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Bluetooth

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A detailed presentation about Bluetooth

A detailed presentation about Bluetooth

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  • 1. Bluetooth
  • 2. By. P. Victer Paul Dear, We planned to share our eBooks and project/seminar contents for free to all needed friends like u.. To get to know about more free computerscience ebooks and technology advancements in computer science. Please visit.... http://free-computerscience-ebooks.blogspot.com/ http://recent-computer-technology.blogspot.com/ http://computertechnologiesebooks.blogspot.com/ Please to keep provide many eBooks and technology news for FREE. Encourage us by Clicking on the advertisement in these Blog.
  • 3. Introduction
    • Aims at so-called ad hoc piconets which are local area networks with a very limited coverage and without the need for an infrastructure.
    • Designed to be used to connect both mobile devices and peripherals that currently require a wire
  • 4.
    • “ USB without wires”
    • Short range wireless radio technology
    • - operate range of 10 meters
    • - RF is centered at 2.45 GHz (RF Channels:2420+k MHz, k=0..78)
    • - Frequency hopping is used to combat interference in wireless environment
    • - TDD for full duplex communications
  • 5.
    • Sleeping power – 30 Microamps
    • Transmission power- 800 Microamps
    • Standby mode-300 Microamps
    • Data rate 721Kbps
    • Price is less.
    • Operates on circuit and packet switching modes
    • Provides both asynchronous and synchronous
    • data services.
  • 6.
    • Faster than cellular data(9.6 to 14.4 Kbps)
    • Compared to wired and wireless LAN(10 Mbps) Bluetooth is slower.
    • Bluetooth can
      • Recognise bluetooth device in radio range
      • Permit easy connection of devices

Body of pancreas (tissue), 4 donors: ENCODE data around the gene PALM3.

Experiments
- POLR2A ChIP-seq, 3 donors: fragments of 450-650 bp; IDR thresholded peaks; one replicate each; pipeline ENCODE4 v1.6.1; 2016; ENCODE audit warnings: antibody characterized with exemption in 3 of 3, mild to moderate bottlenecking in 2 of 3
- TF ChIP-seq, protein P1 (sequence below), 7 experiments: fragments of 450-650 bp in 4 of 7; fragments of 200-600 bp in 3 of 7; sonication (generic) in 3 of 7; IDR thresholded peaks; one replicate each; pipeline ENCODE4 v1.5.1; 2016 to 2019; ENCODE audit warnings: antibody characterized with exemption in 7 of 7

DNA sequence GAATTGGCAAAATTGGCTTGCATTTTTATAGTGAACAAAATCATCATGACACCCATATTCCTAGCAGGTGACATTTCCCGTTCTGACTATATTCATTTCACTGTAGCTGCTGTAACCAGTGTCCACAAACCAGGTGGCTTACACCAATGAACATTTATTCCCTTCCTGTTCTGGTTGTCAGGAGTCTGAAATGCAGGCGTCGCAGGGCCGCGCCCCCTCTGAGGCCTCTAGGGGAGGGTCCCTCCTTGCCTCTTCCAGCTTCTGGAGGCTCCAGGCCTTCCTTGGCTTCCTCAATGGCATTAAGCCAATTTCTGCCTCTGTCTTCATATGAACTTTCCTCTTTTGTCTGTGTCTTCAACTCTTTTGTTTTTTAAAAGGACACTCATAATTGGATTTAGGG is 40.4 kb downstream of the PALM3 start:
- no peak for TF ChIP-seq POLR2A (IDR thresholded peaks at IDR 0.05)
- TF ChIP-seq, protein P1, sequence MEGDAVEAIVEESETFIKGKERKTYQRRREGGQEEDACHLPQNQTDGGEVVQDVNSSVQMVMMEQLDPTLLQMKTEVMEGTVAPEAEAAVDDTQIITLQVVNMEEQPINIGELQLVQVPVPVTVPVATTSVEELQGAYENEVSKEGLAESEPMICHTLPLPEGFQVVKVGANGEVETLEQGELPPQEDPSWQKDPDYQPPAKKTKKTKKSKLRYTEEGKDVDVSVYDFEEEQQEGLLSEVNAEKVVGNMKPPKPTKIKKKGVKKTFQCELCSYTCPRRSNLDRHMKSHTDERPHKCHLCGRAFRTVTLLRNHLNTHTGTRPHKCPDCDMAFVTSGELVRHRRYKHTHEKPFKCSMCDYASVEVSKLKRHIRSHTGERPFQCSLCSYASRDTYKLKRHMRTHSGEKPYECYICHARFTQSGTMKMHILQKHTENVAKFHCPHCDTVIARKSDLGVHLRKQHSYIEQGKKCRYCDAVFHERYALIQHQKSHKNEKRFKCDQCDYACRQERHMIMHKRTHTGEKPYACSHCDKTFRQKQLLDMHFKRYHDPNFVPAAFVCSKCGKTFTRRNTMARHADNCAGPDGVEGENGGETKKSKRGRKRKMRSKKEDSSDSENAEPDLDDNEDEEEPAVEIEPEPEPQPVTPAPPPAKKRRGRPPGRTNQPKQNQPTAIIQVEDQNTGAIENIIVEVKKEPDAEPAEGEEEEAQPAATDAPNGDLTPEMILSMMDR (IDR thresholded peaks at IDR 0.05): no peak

• Be aware of device types
      • Support service discovery
  • 7. Advantages
    • Wireless (No Cables)
    • No Setup Needed
    • Low Power Consumption (1 Milliwat)
    • Industry Wide Support
  • 8. Disadvantages
    • Short range (10 meters)
    • Small throughput rates
    • - Data Rate 1.0 Mbps
    • Mostly for personal use (PANs)
    • Fairly Expensive
  • 9. Who Started B luetooth?
    • Ericsson Mobile Communication
    • Bluetooth Special Interest Group (SIG)
    • -5 founding members
    • -Ericsson, Nokia, IBM, Intel & Toshiba
    • Promoter’s Group
    • - 3COM, Lucent, Microsoft, Motorola
    • Now over 1900 members
  • 10. B luetooth Devices
    • Bluetooth will soon be enabled in everything from:
    • Telephones
    • Headsets
    • Computers
    • Cameras
    • PDAs
    • Cars
    • Etc …
  • 11. How Does It Work?
    • Bluetooth is a standard for tiny, radio frequency chips that can be plugged into your devices
    • These chips were designed to take all of the information that your wires normally send, and transmit it at a special frequency to something called a receiver Bluetooth chip.
  • 12. B luetooth Specifications
    • Each channel is divided into time slots 625 microseconds long
    • Packets can be up to five time slots wide
    • Data in a packet can be up to 2,745 bits in length
  • 13. B luetooth Frequency
    • Has been set aside by the ISM for exclusive use of Bluetooth wireless products
  • 14. IrDA
    • Transmission rate 115kbits/s
    • Limited range(2 m)
    • Line of sight between interfaces
    • Limitation of only two participants(P2P)
    • No internet working, media access, communication mechanisms
    • Adv is low cost
    • Found in laptops, PDA, cellular phones
  • 15. What is the range? Bluetooth
    • Class 3 radios – have a range of up to 1 meter or 3 feet
    • Class 2 radios – most commonly found in mobile devices – have a range of 10 meters or 30 feet
    • Class 1 radios – used primarily in industrial use cases – have a range of 100 meters or 300 feet
  • 16. Power requirements
    • The most commonly used radio is Class 2
    • and uses 2.5 mW of power.
    • Bluetooth technology is designed to have
    • very low power consumption.
  • 17. Speed
    • 1 Mbps for Version 1.2
    • Up to 3 Mbps supported for Version 2.0
  • 18. Bluetooth Headphones
  • 19. Bluetooth Car Adapter
  • 20. Bluetooth Medical Devices
  • 21. Applications
    • Connection of peripheral devices
    • Support adhoc networking
    • Bridging networks
    • Goal
    • Local Wireless access at low costs
    • Comparison with WLAN adapters- designed for higher bandwidth and large range. More expensive.
  • 22. Bluetooth characteristics
    • Radio spectrum
    • 􀂃 Unlicensed 2.4 GHz ISM( Industrial Scientific Medical band) frequency band, 79 channels (2400-2483.5 MHz in most countries), 1 MHz carrier spacing